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by Mike Telin

Pirates-posterWhen Gilbert & Sullivan’s Pirates of Penzance premiered in New York on December 31, 1879, the two-act comic opera was immediately popular with audiences and critics alike. Today Pirates remains one of Gilbert & Sullivan’s most-performed operas. This weekend, Opera Per Tutti will present three performances of the amusing pirate story at the Chagrin Valley Little Theatre on Friday and Saturday, September 12 and 13 at 8:00 pm and Sunday, September 14 at 2:00 pm. Steven Eva will conduct the Chagrin Studio Orchestra in this fully-staged production.

Given the popularity of Pirates of Penzance, how does a stage director add his or her own artistic stamp to the work? “That’s a good question,” Opera Per Tutti artistic director Scott Skiba said during a recent telephone call. “I don’t know if I have a stamp to put on it. I just want audiences to become immersed in the work and not be aware of the director. There is a lot of slapstick and there are a lot of funny gags, but they are all driven by the characters and their relationships with one another. I think Pirates is absolutely brilliant. Audiences don’t have to get the political humor from Gilbert & Sullivan’s time in order to understand the opera.” Read the rest of this entry »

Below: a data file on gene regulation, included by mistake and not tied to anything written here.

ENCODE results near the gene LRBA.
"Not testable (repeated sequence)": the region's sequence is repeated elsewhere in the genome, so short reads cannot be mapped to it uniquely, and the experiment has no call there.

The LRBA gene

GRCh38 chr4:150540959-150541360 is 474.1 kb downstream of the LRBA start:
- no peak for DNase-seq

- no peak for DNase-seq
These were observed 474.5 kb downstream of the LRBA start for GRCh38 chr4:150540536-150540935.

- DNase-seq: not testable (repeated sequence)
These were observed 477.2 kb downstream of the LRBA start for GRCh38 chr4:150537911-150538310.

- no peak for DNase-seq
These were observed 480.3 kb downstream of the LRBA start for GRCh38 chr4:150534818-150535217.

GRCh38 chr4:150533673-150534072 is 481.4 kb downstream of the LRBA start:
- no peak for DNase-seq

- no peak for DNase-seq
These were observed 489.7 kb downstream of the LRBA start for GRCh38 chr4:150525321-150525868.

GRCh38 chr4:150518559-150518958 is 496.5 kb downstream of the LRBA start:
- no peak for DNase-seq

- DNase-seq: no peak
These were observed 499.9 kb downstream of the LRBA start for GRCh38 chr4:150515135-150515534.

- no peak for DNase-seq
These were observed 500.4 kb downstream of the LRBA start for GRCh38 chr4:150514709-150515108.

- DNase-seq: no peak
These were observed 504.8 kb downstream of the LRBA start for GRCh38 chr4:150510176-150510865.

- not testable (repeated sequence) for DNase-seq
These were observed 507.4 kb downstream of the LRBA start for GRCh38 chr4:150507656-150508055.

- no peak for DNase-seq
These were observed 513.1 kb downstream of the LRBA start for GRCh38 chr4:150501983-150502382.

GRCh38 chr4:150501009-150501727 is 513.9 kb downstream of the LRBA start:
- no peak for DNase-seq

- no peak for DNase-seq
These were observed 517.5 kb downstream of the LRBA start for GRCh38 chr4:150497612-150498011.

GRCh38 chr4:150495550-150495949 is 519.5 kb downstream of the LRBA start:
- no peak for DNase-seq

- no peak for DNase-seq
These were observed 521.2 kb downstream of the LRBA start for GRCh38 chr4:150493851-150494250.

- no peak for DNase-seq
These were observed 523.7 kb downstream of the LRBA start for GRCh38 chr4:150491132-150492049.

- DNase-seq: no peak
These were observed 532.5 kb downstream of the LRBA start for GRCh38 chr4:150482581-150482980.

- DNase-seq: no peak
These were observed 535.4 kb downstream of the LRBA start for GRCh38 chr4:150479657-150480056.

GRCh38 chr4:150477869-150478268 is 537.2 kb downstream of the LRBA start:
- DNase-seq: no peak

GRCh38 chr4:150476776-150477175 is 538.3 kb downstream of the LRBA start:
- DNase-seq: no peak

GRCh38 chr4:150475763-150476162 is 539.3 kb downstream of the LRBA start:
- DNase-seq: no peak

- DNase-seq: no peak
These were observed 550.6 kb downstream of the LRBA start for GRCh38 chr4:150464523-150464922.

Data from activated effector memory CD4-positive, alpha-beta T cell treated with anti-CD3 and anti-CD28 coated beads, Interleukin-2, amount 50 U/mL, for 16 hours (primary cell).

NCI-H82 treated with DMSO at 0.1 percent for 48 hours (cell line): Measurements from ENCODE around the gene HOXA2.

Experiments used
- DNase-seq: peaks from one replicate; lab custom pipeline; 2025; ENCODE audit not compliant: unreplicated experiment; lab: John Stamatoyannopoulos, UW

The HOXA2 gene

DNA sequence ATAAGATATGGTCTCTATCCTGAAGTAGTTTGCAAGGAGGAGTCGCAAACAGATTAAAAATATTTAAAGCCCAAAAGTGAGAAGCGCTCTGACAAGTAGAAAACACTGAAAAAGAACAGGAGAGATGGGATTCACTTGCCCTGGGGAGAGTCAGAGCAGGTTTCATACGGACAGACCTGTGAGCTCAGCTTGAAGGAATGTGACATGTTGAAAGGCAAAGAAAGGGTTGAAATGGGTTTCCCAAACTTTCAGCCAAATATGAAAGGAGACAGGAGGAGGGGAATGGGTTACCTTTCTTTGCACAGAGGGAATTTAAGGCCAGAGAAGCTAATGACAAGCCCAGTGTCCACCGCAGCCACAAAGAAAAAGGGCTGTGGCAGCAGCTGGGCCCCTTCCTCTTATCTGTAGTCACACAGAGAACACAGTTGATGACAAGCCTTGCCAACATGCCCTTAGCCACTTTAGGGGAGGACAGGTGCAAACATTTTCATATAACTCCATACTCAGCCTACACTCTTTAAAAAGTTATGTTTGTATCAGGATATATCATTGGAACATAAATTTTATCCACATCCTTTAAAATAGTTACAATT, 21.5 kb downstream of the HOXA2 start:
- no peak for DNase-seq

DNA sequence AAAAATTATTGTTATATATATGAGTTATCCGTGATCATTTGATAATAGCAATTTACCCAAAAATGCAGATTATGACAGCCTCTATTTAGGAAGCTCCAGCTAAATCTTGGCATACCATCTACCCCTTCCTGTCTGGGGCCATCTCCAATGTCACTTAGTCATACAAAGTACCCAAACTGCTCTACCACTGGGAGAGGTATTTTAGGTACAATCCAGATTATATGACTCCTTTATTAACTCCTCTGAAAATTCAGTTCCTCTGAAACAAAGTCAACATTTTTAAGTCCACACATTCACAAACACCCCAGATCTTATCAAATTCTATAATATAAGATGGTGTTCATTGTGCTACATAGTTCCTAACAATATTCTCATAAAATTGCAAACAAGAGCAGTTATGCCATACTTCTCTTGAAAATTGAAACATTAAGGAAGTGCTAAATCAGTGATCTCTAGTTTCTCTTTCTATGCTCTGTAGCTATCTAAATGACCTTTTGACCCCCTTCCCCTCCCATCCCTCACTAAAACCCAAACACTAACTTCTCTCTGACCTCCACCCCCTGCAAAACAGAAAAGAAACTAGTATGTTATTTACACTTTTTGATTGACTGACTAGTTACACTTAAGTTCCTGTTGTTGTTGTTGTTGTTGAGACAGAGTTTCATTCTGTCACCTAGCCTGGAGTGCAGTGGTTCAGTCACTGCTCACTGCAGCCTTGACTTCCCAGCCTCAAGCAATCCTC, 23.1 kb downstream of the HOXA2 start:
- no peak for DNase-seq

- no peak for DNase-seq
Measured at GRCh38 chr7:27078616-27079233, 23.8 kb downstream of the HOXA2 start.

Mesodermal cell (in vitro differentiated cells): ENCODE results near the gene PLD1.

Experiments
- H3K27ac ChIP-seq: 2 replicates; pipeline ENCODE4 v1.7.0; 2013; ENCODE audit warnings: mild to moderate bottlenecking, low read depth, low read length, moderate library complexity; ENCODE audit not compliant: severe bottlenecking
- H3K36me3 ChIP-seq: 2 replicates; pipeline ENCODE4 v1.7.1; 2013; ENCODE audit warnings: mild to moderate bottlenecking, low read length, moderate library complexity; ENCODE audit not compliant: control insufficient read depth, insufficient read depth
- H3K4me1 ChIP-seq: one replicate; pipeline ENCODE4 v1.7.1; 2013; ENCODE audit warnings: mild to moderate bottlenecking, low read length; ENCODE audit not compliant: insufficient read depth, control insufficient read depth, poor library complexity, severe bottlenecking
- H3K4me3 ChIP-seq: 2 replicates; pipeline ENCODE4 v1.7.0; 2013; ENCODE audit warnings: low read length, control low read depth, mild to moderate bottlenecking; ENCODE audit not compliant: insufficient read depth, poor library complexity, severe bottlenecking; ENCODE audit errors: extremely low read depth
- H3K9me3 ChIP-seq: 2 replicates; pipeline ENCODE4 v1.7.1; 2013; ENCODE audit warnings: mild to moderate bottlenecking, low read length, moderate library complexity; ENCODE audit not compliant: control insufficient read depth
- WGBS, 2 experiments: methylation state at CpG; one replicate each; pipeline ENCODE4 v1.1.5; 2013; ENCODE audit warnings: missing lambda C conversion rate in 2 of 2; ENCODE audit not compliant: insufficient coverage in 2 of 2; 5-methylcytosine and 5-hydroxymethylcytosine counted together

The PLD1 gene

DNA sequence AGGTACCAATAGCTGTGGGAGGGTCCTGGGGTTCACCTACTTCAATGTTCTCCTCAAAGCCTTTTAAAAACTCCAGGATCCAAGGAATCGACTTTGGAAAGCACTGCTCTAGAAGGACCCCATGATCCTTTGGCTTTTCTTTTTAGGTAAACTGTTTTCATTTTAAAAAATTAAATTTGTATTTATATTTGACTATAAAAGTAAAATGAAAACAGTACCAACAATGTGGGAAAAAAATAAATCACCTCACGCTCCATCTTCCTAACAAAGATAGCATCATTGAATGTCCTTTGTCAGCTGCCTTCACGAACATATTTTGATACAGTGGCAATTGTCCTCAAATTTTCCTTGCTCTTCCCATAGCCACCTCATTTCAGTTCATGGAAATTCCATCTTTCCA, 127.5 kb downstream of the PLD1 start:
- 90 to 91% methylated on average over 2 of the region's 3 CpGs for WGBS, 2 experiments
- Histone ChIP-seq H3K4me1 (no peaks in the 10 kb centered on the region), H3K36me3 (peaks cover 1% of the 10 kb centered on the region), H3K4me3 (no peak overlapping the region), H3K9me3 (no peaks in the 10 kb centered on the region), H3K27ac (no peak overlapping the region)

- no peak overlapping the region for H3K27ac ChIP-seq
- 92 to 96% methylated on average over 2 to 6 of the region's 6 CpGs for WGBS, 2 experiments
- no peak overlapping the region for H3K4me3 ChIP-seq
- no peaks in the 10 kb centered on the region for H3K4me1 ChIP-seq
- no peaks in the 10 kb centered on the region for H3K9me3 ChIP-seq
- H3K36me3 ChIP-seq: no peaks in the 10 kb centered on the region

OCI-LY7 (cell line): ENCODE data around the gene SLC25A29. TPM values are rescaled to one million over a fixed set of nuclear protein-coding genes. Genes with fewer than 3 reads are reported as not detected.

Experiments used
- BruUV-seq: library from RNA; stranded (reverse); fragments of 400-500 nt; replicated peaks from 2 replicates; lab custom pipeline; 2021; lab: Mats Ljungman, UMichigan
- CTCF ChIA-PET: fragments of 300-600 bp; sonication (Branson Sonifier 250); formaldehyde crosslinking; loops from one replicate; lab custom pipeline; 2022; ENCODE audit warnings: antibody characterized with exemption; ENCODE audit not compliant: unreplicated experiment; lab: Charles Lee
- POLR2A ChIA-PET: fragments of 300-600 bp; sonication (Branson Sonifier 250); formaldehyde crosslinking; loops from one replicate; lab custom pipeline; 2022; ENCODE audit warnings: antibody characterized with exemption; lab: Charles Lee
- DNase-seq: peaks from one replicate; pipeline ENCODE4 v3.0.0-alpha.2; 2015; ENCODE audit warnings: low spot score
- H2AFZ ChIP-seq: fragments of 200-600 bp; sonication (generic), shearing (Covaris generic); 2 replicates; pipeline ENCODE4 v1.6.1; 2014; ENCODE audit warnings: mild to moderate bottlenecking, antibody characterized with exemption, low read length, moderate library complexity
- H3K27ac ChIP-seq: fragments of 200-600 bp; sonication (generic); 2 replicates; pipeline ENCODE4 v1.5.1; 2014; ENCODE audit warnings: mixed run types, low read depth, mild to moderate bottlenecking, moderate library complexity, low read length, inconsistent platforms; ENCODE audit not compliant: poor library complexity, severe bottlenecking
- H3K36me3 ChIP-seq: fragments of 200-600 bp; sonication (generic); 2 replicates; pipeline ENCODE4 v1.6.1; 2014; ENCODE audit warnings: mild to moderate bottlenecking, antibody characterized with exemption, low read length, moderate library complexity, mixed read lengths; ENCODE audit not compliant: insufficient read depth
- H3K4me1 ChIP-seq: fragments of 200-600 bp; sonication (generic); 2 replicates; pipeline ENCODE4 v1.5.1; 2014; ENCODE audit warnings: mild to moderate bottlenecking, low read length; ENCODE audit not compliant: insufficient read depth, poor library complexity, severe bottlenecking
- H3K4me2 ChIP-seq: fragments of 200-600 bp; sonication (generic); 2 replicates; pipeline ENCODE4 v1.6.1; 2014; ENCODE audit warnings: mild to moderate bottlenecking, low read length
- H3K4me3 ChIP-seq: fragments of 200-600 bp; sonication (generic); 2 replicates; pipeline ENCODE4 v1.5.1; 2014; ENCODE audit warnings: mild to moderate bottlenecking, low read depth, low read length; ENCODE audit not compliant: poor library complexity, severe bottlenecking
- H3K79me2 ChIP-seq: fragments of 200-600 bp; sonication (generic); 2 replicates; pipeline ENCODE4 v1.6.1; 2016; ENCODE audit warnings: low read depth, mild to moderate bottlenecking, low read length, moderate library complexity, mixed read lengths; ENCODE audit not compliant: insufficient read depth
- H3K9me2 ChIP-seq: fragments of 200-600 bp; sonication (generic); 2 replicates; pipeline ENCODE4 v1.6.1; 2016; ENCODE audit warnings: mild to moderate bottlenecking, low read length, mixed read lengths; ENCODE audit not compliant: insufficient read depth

by Daniel Hathaway

WitchIntoOvenWarning to all witches: you’re courting danger if you try to turn children into gingerbread in Northeast Ohio. You’ve been punished for that many times recently — at the Cleveland Institute of Music (March 2012), at Youngstown State University (April 2013), at the Oberlin Conservatory (November 2013) and at Baldwin Wallace University (February 2014). The children rebelled once again last weekend at the Barlow Center in Hudson, as Nightingale Opera Theatre staged three performances of Humperdinck’s Hansel and Gretel. And once again, the witch didn’t survive the trip through her own oven. I saw the show, which was sung in English, on Sunday, June 29.

It was talented student casts who turned the tables on the sorceress in those previous performances. Nightingale, a company of professional singers, brought an especially high level of vocal prowess and acting experience to Humperdinck’s retelling of the famous fairy tale, while retaining the feel of a community production by casting young human beings as children and angels. Read the rest of this entry »

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